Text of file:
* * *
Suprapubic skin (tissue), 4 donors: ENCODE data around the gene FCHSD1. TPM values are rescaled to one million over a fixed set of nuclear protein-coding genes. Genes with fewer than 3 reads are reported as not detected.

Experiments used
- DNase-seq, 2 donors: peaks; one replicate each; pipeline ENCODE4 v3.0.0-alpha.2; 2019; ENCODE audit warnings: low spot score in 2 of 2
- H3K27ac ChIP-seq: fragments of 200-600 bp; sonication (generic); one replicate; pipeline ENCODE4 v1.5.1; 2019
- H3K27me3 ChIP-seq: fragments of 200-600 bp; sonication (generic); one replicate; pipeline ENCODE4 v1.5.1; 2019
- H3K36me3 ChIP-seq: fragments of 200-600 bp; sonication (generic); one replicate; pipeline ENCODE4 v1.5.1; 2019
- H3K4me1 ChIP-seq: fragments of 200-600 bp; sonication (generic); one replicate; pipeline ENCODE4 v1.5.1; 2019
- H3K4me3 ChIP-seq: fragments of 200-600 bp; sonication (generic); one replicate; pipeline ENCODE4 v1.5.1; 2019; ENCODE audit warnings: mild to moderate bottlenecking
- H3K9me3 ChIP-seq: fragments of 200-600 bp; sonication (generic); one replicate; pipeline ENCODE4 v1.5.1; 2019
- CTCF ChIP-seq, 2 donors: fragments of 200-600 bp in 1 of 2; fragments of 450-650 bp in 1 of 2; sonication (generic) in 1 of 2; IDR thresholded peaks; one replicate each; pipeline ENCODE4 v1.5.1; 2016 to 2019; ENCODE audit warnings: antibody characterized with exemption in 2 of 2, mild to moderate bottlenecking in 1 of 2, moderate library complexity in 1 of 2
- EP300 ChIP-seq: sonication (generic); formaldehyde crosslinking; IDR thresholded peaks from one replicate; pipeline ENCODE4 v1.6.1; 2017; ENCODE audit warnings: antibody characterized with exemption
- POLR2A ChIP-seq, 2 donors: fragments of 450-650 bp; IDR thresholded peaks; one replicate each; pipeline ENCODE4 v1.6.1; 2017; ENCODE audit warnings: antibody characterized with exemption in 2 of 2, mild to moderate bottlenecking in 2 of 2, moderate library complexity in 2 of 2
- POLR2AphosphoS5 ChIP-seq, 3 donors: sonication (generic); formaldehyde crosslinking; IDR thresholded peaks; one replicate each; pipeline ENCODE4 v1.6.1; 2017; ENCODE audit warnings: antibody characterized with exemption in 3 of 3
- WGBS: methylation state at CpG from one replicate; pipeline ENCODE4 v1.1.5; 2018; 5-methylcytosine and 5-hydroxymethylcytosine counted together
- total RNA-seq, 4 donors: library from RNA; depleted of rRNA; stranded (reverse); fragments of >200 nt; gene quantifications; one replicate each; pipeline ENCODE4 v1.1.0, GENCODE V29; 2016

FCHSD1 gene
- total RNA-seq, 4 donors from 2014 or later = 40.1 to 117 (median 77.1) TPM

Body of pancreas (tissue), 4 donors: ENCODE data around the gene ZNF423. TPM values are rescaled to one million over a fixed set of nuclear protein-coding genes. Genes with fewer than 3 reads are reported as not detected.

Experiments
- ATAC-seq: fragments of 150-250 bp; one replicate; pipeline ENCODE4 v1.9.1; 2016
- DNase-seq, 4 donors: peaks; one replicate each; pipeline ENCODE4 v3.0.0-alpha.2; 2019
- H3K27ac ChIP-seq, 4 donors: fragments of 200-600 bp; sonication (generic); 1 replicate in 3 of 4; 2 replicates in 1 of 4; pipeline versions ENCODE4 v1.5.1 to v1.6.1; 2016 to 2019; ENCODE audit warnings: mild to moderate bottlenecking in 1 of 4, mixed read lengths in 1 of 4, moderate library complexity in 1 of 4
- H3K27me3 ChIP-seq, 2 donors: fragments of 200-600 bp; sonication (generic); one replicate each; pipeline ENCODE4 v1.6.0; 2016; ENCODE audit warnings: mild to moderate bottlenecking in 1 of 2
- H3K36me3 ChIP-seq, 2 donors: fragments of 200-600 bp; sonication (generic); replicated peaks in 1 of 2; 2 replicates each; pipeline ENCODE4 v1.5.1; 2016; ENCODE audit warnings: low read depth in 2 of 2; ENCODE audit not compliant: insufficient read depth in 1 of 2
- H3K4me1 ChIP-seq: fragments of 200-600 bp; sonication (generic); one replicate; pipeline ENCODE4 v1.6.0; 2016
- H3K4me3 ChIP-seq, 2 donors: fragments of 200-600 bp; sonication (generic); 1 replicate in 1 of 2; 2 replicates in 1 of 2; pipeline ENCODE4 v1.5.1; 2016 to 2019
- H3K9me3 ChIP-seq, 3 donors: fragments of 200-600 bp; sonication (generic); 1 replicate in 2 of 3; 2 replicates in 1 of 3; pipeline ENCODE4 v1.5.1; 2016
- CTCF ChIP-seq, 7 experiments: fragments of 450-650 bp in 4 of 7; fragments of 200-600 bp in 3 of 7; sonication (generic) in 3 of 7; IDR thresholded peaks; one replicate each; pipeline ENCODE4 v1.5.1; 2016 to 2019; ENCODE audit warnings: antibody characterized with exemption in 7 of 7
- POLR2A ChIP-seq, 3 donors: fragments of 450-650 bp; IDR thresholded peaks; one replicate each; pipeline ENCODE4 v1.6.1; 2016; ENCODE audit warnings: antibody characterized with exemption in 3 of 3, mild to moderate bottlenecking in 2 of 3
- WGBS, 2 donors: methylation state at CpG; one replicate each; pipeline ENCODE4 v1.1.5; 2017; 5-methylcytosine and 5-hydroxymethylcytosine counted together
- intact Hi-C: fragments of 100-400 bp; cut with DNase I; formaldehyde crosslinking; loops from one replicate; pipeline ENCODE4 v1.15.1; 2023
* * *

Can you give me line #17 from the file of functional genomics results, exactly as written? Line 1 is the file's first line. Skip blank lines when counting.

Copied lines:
- total RNA-seq, 4 donors from 2014 or later = 40.1 to 117 (median 77.1) TPM